That captain was Giovanni Caboto, an Italian from Genoa. In 1497, when Europe buzzed with tales of Columbus’ first voyage, he persuaded Elizabeth’s grandfather, Henry VII, to outfit an expedition. With an English ship and an English name — John Cabot — the captain set out for what he thought was Asia. He followed a course far to the north of the one Columbus had sailed and returned with reports of icy waters swarming with fish and of rocky, fog-bound islands, Cape Breton and Newfoundland. On a second voyage, in 1498, Cabot sailed down a ragged coast that stretched on for hundreds of miles. It was the edge of North America and Cabot was the first European to visit it since the days of the Vikings. Cabot made a third voyage, but his ships met disaster somewhere on the North Atlantic and he was never heard from again.
Cabot’s son, Sebastian, was also an explorer. After making one voyage for England and another for Spain, he returned to England. He talked of a Northeast Passage, a route to Asia over the top of Europe and London’s businessmen listened. They had banded together in companies of merchant adventurers to which the king had granted the right to find new markets and manage foreign trade. They had already opened trading centers in many ports in northern Europe, but they longed to find a way to the greater riches of the East. In 1553, they sent Cabot on an expedition that sailed northeast, above Scandinavia. He found no passage to the Indies, but he did cross the White Sea north of Russia. Travelling by land, he came to Moscow and the court of Ivan the Terrible. Despite his name, Ivan gave Cabot a hearty welcome and soon Englishmen were trading with the Russians.
Now that the merchant-adventurers knew no Northeast Passage existed, they began to think again about the sea routes leading south and west. There was little they could do when Henry’s daughter, Mary, became queen; she had a Spanish husband and allowed nothing that might offend Spain but under Queen Elizabeth, the sea captains began to venture into forbidden territory.
About 1560, a crafty captain named John Hawkins discovered a profitable trade in southern waters. He slipped down the African coast, picked up slaves and carried them to the West Indies, where the settlers paid high prices for laborers to work their plantations. Hawkins added to his profits by plundering lone treasure ships he met along the way. His business came to a sudden end when a Spanish squadron trapped his little fleet in a West Indian harbour. Barely escaping with his life, Hawkins went home to England.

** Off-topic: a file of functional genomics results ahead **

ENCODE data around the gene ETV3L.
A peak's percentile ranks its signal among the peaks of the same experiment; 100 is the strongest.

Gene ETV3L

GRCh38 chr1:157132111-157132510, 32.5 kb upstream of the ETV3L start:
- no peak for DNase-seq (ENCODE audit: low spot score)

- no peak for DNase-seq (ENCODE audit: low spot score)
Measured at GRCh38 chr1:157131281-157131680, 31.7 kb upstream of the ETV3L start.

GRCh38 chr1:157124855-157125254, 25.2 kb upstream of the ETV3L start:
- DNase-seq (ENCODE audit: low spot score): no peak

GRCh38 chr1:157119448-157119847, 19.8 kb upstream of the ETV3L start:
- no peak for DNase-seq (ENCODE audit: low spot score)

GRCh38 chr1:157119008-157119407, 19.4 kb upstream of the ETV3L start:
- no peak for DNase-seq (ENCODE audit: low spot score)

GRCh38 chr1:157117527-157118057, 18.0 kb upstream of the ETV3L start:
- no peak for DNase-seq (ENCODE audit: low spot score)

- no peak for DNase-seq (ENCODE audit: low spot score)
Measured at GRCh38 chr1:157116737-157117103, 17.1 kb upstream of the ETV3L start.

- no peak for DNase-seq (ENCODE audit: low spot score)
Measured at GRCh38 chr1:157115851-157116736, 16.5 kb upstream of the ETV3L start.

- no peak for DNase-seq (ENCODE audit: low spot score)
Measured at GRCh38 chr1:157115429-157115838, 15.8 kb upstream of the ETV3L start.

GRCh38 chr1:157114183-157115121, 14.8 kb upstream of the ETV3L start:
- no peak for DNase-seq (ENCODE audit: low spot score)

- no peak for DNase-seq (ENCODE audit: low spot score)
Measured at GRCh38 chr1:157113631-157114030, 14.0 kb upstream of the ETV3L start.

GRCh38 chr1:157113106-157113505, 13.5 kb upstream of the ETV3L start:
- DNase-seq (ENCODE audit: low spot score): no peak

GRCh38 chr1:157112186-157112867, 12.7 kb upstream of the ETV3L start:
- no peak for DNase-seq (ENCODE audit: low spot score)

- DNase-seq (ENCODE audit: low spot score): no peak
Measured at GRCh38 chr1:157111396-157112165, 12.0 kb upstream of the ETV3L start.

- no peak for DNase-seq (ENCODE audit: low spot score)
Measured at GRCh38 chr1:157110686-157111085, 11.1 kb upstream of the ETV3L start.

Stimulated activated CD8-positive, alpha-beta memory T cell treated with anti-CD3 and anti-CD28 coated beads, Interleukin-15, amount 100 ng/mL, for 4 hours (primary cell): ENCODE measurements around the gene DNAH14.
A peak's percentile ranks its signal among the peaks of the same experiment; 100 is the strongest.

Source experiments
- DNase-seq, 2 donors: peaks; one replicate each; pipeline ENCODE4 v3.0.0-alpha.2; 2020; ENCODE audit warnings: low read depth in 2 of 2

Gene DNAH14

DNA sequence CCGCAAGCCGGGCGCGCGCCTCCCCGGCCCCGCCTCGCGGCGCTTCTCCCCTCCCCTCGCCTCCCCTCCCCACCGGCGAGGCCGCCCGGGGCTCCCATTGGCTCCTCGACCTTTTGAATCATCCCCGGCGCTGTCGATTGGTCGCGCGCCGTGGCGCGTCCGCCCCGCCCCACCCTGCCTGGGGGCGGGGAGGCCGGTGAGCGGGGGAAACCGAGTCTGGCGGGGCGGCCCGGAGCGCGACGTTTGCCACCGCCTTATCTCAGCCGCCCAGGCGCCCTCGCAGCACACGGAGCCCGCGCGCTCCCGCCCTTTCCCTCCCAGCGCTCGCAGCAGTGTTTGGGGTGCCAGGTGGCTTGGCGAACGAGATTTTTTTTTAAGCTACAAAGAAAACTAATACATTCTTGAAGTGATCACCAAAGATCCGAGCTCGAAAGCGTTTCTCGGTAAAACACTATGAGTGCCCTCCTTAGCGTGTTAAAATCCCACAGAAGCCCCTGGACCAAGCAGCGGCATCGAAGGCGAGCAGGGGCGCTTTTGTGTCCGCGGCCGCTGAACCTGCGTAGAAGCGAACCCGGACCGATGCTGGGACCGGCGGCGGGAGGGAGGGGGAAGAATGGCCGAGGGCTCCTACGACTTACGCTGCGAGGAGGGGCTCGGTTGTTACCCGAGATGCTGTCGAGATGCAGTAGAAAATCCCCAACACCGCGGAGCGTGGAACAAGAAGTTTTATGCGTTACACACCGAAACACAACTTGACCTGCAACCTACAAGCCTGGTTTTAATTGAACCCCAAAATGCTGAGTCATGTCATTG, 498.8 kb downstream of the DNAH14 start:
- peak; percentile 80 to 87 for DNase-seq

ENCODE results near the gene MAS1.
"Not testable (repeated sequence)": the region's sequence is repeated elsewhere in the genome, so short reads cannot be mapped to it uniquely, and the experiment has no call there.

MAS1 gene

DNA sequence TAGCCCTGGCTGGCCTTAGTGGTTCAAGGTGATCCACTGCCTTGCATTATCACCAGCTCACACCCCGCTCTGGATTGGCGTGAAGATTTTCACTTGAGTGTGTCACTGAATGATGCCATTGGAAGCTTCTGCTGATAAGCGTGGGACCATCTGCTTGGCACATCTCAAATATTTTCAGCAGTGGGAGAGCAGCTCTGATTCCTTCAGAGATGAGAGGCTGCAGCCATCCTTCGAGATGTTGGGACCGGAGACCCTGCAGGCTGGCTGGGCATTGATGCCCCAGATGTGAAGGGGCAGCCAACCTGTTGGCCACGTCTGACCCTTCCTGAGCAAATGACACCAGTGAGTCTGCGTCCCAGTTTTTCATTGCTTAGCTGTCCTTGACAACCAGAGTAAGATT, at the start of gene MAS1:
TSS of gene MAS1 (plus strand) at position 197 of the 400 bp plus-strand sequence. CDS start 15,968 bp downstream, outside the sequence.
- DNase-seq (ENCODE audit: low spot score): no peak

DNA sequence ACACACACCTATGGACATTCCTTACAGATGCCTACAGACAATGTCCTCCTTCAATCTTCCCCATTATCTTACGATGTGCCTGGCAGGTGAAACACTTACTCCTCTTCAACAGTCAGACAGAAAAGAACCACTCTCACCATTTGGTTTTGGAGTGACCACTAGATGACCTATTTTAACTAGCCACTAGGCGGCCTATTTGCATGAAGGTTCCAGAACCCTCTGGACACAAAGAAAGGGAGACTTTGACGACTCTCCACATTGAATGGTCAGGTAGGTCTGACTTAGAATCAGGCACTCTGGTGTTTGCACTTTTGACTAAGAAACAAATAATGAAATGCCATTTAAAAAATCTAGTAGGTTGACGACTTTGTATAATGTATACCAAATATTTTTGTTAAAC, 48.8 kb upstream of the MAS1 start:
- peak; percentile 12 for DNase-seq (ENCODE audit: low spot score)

SIR FRANCIS DRAKE
Hawkins’ nephew, Francis Drake, refused to be frightened away from the Spanish sea routes. With the aid of London merchants, he obtained ships and crews, sailed away to become the most successful ocean going highwayman the world had known. He waylaid galleons in the West Indies, raided the ports of Central America and brought his vessels home loaded down with gold and silver. Drake gave an honest share of his booty to his merchant sponsors and the queen’s treasury and Englishmen agreed he was no pirate.
Then Drake turned to a bolder project. He sailed his stoutest ship, the Golden Hind, down the eastern coast of South America. Following the Strait of Magellan into the Pacific Ocean, he went north, past South America and Mexico. He stopped to repair his ship in California and continued north to the coast of Washington. From there be went west, crossed the Pacific and sailed through the Indian Ocean and around the coast of Africa to Europe. He had matched Magellan’s feat of navigation and Queen Elizabeth rewarded him by making him a knight of the English court. The man the Spaniards called a pirate was now Sir Francis Drake.
THE SPANISH ARMADA
Many young men, French as well as English, followed Drake’s example and set out to plunder Spanish ships and ports. Their headquarters was a wild stretch of coast on the West Indian island of Haiti. They ranged the ocean highways along the northwest coast of South America, the route called the Spanish Main.
Buccaneers, they were called — and in 1588, many of the English buccaneers took part in a great sea battle close to their homeland. King Philip of Spain, who had long been the enemy of Queen Elizabeth, had made up his mind to destroy her sea power and conquer her kingdom. After two years of preparation, his war fleet, the Armada, set sail for England. It was the greatest force raised by a monarch in the history of Christendom — 130 ships carrying 8,000 seamen and about 20,000 soldiers. The English learned of the coming attack and knew that they would be outnumbered. They called home every available ship and put them under the command of the earl of Nottingham and Sir Francis Drake.
When the Armada sailed into the English Channel, it was a terrifying sight. As the English ships came out cautiously to meet it, a violent storm came up. The Spanish vessels were undermanned, overloaded and top-heavy; many of them sank. The others were easy prey for the swift English raiders. The storm shifted, blowing the Spaniards northward, past England and the tip of Scotland, then west and south again into the rough channels between England and Ireland. Drake and his captains followed, picking off one ship after another, until the battered remnants of the Armada crept home to Spain.
This disaster ended Spain’s years of greatness on the seas and the English were quick to take advantage of it. They formed new companies of merchant-adventurers and Elizabeth granted them the right to send explorers, colonists and traders to the new lands.
In 1585, Elizabeth had allowed her favourite, Sir Walter Raleigh, to send the first group of English colonists to America. They founded the Roanoke Colony, on an island off what would be called North Carolina. All but fifteen of the first settlers returned to England. They said the new land was too wild, too strange and the Indians too fierce. A second group of settlers was massacred by the Indians and Raleigh then sent a third group. What became of them was never discovered. When a ship put in at the island, there was no sign of the settlers and Roanoke became known as the “Lost Colony.”